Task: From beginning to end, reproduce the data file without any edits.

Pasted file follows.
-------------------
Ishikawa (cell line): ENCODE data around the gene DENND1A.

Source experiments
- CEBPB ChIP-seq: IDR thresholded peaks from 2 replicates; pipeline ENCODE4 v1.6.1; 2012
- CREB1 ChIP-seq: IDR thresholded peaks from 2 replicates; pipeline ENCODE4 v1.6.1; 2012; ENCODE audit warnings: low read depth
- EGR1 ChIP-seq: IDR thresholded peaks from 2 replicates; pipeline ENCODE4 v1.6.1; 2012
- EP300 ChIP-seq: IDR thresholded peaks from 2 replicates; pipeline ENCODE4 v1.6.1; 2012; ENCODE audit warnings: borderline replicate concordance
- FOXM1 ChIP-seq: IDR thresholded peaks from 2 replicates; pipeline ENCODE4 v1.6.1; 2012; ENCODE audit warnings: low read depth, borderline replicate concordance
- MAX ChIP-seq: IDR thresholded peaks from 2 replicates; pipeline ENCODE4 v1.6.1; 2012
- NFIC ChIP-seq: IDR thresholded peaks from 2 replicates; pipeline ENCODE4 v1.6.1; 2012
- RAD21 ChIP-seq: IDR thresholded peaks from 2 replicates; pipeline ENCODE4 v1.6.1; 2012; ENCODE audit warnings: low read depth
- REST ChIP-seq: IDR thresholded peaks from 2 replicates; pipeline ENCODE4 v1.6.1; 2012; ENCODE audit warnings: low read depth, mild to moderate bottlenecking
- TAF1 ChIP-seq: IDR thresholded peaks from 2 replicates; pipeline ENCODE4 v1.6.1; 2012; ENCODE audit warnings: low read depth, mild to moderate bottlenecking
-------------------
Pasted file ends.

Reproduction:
Ishikawa (cell line): ENCODE data around the gene DENND1A.

Source experiments
- CEBPB ChIP-seq: IDR thresholded peaks from 2 replicates; pipeline ENCODE4 v1.6.1; 2012
- CREB1 ChIP-seq: IDR thresholded peaks from 2 replicates; pipeline ENCODE4 v1.6.1; 2012; ENCODE audit warnings: low read depth
- EGR1 ChIP-seq: IDR thresholded peaks from 2 replicates; pipeline ENCODE4 v1.6.1; 2012
- EP300 ChIP-seq: IDR thresholded peaks from 2 replicates; pipeline ENCODE4 v1.6.1; 2012; ENCODE audit warnings: borderline replicate concordance
- FOXM1 ChIP-seq: IDR thresholded peaks from 2 replicates; pipeline ENCODE4 v1.6.1; 2012; ENCODE audit warnings: low read depth, borderline replicate concordance
- MAX ChIP-seq: IDR thresholded peaks from 2 replicates; pipeline ENCODE4 v1.6.1; 2012
- NFIC ChIP-seq: IDR thresholded peaks from 2 replicates; pipeline ENCODE4 v1.6.1; 2012
- RAD21 ChIP-seq: IDR thresholded peaks from 2 replicates; pipeline ENCODE4 v1.6.1; 2012; ENCODE audit warnings: low read depth
- REST ChIP-seq: IDR thresholded peaks from 2 replicates; pipeline ENCODE4 v1.6.1; 2012; ENCODE audit warnings: low read depth, mild to moderate bottlenecking
- TAF1 ChIP-seq: IDR thresholded peaks from 2 replicates; pipeline ENCODE4 v1.6.1; 2012; ENCODE audit warnings: low read depth, mild to moderate bottlenecking